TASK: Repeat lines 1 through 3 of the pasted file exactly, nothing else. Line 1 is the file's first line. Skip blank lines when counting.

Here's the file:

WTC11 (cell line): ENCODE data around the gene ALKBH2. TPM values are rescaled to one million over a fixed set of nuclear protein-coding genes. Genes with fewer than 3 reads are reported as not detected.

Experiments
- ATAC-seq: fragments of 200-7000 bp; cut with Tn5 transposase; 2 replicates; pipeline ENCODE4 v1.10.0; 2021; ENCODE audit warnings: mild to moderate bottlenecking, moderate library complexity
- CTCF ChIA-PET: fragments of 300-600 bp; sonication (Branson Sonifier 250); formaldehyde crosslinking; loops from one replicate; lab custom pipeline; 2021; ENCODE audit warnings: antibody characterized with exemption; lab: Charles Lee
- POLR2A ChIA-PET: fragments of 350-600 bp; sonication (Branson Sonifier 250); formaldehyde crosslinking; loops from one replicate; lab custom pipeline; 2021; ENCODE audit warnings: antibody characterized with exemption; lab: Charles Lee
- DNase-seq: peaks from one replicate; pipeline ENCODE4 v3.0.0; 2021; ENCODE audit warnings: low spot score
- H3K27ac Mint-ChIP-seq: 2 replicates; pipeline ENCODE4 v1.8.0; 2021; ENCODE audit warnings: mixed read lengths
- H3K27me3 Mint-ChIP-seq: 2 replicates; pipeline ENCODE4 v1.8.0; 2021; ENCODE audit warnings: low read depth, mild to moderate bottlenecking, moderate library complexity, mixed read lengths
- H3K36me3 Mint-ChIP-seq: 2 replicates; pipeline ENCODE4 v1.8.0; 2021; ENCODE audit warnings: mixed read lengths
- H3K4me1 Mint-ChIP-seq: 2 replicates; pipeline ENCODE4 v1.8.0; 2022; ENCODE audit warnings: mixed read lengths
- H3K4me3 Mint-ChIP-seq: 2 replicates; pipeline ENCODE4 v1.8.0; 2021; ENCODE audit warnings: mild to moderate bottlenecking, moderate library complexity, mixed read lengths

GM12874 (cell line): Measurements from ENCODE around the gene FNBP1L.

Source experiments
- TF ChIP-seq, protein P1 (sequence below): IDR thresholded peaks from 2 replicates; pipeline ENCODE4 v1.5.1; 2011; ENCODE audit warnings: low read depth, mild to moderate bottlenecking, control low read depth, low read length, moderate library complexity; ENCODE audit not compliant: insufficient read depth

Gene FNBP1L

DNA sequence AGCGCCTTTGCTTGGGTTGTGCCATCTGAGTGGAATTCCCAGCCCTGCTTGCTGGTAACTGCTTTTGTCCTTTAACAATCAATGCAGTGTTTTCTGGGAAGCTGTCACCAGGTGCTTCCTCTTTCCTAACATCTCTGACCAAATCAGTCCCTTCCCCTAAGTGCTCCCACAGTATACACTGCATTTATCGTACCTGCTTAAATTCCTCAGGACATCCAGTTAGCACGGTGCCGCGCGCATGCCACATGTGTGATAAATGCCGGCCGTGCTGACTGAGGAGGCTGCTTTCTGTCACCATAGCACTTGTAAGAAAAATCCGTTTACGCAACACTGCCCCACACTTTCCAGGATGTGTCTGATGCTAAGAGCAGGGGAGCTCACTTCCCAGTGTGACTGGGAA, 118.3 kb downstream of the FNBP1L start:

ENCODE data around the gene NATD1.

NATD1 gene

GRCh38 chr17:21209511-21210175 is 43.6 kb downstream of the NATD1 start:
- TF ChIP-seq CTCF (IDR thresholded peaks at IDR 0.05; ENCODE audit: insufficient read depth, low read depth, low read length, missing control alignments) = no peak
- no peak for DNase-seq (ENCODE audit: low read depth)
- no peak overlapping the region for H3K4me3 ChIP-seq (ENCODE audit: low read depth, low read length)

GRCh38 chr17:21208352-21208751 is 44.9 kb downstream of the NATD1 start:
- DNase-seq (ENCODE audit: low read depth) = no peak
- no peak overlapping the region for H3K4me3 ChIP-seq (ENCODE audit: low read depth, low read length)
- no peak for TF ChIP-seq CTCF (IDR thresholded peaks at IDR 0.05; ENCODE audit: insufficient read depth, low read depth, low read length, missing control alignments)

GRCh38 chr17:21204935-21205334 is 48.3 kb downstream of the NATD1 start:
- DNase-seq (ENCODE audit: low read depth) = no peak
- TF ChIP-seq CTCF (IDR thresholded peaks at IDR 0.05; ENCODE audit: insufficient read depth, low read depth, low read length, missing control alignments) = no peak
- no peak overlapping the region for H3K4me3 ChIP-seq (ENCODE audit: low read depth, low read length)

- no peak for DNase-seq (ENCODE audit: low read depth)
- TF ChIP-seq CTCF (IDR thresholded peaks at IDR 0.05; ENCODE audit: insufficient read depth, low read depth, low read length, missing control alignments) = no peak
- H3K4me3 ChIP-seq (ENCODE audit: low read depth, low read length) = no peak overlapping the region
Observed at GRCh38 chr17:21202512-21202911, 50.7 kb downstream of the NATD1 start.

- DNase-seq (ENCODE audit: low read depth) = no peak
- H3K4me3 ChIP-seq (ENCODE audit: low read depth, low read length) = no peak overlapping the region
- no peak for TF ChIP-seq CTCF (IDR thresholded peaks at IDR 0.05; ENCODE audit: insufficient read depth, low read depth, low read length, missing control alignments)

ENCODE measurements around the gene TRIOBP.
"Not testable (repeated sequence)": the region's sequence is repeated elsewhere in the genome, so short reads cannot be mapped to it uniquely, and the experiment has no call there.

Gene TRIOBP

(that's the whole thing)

WTC11 (cell line): ENCODE data around the gene ALKBH2. TPM values are rescaled to one million over a fixed set of nuclear protein-coding genes. Genes with fewer than 3 reads are reported as not detected.

Experiments
- ATAC-seq: fragments of 200-7000 bp; cut with Tn5 transposase; 2 replicates; pipeline ENCODE4 v1.10.0; 2021; ENCODE audit warnings: mild to moderate bottlenecking, moderate library complexity